Melancholy memories

women's swimming meet poster
My daughter on a Utah Utes women’s swim meet poster

Every morning my husband and I get ready for our walk around 5 a.m. to avoid the heat. We don’t make it out the door for at least 30 minutes, needing clothes, clean teeth and coffee!

Consistently, we see one other couple out early. We say “Good morning!” “What a beautiful day,” and usually walk on.

During the weekend, my husband stopped to ask about their granddaughters who are swimmers. They told us their oldest signed with Northwestern and their youngest is getting calls across the country at top colleges. They talked about how they did at CIF (California Interscholastic Federation) where swimmers compete for their high school teams and how they were top finalists.

“Our daughter was a multiple CIF Champion,” my husband mentioned. Yes, she was. That’s a memory I’ll look back on with pride.

Our neighbors talked about a meet they just returned from in Northern California, the George Haines International Swim Meet. Yes, we’ve been to that meet, too. It’s filled with top swimmers including Olympians from the USA, Europe and Mexico.

Here’s a video I took of warm up from the George Haines International meet in 2017:

The conversation with our neighbors brought back so many memories from the days our kids swam. Busy days traveling to meets, staying in hotels, sitting with favorite parents on the stands. Each morning we wondered what the day would bring.

I felt a little sad and melancholy after talking to our neighbors. I’m glad we were a swim family. But there’s no going back to those days. On a sad note, the team our kids swam with from kindergarten through high school folded a few weeks ago after more than 50 years. I couldn’t count the hours we spent volunteering and supporting our team.

My daughter celebrating with her relay team at the end of a swim meet.

What memories from days past do you think about in a happy or melancholy way?

61 thoughts on “Melancholy memories

  1. Love the photos! Time moves so quickly the older I become…slowing down to remember phases that were joyful is such a wonderful way to keep the feelings close, but I hear you. It’s hard not to be wistful sometimes, in the ‘looking back’.

  2. There are multiple music related memories for me. I was a band parent and experienced all the things you write about EA, only in musical form! I sometimes wonder how the kids feel about those times now as adults and if they would have changed things looking back now as adults.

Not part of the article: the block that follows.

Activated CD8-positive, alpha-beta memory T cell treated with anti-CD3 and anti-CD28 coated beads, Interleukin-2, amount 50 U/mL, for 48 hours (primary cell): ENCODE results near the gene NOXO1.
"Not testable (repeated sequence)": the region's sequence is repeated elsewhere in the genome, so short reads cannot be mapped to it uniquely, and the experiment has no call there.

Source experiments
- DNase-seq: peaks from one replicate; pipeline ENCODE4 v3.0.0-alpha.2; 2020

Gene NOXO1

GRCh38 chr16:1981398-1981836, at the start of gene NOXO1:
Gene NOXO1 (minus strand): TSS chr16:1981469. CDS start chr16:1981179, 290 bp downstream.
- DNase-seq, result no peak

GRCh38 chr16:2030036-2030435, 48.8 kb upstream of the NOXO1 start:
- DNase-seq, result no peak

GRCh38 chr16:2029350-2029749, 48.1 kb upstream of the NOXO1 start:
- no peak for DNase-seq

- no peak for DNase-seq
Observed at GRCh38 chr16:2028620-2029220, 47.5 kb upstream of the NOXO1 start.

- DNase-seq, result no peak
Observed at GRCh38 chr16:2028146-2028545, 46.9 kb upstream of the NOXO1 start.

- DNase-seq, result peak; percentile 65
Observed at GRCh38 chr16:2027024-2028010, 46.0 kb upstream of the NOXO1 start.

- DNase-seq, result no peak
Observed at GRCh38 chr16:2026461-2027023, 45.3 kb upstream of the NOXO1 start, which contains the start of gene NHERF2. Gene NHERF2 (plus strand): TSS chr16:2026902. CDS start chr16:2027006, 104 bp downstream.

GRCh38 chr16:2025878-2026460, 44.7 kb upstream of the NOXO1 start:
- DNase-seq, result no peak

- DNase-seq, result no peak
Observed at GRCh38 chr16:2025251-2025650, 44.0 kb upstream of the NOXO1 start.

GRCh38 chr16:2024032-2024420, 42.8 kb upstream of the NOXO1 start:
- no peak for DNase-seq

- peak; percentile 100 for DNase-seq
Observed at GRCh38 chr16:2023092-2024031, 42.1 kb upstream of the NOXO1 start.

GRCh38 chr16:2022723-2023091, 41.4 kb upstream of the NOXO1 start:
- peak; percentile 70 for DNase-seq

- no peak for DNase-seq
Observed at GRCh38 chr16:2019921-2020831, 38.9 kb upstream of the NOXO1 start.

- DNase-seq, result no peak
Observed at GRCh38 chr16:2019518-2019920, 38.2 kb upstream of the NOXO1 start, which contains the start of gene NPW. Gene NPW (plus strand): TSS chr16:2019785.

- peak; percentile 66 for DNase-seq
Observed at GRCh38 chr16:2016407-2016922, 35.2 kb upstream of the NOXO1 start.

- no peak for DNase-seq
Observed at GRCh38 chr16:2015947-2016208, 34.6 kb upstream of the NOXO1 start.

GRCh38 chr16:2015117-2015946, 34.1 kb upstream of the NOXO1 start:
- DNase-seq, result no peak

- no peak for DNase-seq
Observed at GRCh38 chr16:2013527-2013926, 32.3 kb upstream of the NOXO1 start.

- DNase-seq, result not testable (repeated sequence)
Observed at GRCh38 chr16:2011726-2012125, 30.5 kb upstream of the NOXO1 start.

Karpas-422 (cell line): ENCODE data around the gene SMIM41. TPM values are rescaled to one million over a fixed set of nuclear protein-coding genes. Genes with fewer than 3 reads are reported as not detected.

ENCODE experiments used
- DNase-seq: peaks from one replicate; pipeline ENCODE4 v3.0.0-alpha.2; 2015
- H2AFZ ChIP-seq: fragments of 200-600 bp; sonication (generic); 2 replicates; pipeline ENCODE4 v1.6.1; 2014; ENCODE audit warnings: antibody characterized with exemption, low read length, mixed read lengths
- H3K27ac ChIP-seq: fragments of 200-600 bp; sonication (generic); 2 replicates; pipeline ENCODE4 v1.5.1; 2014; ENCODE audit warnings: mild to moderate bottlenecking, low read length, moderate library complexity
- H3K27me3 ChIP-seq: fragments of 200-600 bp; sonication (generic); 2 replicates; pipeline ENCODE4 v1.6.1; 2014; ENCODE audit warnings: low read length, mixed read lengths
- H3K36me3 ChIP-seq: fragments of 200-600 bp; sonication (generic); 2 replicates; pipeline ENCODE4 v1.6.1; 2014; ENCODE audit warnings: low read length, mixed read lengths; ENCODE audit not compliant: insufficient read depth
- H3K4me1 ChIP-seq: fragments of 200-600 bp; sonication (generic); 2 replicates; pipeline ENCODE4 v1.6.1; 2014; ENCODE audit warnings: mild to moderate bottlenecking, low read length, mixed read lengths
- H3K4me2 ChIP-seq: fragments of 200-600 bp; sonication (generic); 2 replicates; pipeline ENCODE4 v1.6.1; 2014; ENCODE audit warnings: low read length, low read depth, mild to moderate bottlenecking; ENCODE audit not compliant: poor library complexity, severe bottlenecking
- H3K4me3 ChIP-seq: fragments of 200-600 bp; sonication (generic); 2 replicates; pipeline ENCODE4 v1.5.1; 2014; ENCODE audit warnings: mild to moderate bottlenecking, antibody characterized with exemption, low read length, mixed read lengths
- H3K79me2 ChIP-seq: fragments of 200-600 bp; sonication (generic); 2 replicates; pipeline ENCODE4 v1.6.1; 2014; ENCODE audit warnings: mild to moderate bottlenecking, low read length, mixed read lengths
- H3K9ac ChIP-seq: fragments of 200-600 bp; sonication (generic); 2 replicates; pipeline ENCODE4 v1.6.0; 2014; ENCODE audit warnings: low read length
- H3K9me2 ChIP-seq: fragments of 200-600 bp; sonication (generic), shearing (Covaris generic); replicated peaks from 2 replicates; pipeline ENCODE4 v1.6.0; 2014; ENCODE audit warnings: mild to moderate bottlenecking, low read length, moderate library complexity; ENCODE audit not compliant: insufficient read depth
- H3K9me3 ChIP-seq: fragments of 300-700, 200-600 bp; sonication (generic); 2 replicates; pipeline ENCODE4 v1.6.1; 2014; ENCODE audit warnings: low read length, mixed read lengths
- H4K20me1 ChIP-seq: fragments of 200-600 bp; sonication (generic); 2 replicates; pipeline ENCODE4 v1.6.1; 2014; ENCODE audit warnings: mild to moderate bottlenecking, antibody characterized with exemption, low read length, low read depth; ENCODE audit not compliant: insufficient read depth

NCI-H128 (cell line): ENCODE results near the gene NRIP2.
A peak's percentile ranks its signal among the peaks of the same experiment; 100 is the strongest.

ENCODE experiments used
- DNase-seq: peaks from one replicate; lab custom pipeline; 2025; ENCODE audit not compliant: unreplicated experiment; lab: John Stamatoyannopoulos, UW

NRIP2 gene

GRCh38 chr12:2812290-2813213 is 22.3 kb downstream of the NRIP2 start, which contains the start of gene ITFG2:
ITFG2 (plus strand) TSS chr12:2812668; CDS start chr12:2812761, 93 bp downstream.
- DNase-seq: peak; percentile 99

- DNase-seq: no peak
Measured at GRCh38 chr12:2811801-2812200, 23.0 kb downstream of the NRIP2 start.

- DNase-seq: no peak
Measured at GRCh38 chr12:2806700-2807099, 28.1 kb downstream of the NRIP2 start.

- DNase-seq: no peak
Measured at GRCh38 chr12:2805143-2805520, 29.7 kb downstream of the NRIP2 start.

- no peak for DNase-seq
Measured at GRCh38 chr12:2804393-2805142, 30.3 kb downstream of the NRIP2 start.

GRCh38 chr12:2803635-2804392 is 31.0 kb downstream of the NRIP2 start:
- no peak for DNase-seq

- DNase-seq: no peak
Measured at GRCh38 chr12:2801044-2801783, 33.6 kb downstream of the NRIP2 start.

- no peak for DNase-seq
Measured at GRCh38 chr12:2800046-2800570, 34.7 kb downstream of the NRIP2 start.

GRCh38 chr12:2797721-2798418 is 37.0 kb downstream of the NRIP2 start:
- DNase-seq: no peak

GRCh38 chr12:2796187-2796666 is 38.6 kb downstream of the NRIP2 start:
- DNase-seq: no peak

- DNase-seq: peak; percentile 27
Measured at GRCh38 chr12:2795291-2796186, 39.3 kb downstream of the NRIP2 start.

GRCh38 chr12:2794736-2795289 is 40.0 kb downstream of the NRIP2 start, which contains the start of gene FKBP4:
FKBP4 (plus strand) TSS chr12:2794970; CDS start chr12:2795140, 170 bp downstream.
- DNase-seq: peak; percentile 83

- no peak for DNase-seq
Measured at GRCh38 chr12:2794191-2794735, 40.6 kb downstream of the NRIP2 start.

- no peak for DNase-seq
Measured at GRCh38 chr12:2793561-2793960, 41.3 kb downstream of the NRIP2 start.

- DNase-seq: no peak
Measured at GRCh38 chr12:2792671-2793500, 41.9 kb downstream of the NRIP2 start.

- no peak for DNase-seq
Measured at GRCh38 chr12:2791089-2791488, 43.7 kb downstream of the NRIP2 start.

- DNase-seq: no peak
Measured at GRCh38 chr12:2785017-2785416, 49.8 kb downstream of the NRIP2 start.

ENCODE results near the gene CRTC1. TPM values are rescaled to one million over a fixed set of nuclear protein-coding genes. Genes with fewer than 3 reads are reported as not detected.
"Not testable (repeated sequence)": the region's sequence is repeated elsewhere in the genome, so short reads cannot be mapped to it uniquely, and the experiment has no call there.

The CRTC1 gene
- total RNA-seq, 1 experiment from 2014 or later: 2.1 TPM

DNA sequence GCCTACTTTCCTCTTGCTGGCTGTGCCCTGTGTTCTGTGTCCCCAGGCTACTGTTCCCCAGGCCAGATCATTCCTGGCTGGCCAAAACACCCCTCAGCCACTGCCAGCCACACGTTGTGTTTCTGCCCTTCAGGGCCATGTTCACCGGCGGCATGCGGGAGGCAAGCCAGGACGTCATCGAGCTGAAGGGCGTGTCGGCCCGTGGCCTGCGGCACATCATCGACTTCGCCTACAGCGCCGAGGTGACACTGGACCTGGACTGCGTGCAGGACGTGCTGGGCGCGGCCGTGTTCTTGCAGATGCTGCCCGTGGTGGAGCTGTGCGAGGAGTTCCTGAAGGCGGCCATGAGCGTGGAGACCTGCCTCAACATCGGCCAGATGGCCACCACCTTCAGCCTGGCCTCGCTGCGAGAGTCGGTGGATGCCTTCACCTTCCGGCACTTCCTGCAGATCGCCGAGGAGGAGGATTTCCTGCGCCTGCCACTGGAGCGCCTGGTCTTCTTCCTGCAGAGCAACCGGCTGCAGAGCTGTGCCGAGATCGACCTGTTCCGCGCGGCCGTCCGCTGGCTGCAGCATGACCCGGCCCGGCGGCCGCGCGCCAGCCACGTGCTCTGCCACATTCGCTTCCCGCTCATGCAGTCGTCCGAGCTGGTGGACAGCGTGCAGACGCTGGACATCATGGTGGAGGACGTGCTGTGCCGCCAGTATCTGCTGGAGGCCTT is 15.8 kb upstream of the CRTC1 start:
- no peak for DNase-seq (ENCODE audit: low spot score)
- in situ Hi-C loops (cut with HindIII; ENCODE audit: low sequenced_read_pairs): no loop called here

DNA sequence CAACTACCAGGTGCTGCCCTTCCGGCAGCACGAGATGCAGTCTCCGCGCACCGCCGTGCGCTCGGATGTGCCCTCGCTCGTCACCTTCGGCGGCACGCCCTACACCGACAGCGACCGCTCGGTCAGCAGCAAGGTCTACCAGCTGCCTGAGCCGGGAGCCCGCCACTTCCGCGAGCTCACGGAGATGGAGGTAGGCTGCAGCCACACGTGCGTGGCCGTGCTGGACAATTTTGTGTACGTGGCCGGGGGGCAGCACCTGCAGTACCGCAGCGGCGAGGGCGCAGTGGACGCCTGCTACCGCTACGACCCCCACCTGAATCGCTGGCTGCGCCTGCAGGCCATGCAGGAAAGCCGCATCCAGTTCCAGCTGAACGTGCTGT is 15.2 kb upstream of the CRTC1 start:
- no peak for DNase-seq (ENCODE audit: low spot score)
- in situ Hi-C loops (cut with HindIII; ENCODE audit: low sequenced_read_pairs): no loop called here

• We had both kids in swim and in piano lessons. My son gravitated to music and took lessons until his senior year of high school, formed a band and wrote music, while my daughter totally focused on swimming. I do wonder what my kids think about those days, too. Do they wish they’d tried other things? Do they miss those days? It’s worth a conversation.

      • My son has been the only one to continue to focus on music post college, and he was the composition major. The youngest dropped band after 9th grade and the older daughter let everyone convince her that her path was music ed- until she realized 2 years into an expensive degree that no- not her path. They all appreciate varied genres now and the girls still dabble in various instruments as hobbies… I think music taught them all a lot in different ways.

      • That’s wonderful that they all enjoy music in their own way today. My son broke his hand in a bicycle accident his freshman year of college. He was a double major (music one of them which he had to drop.) He still enjoys music and the DIL family of seven siblings played string instruments, two are professional musicians. I also think my kids learned a lot from swimming, too. Good sportsmanship, physical fitness, teamwork and hard work (both in music and swimming) ๐Ÿ˜Š

  3. You must miss those days. As for me, the growing up stage of my three kids is a blurr! Perhaps I was too busy or because of my un-diagnosed hypothyroidism at the time.

    • I’m sure that would have a huge impact on those years. My DIL was diagnosed with hypothyroidism two years ago. Her college years and years after were a blur to her, too. It was hard for her to stay awake.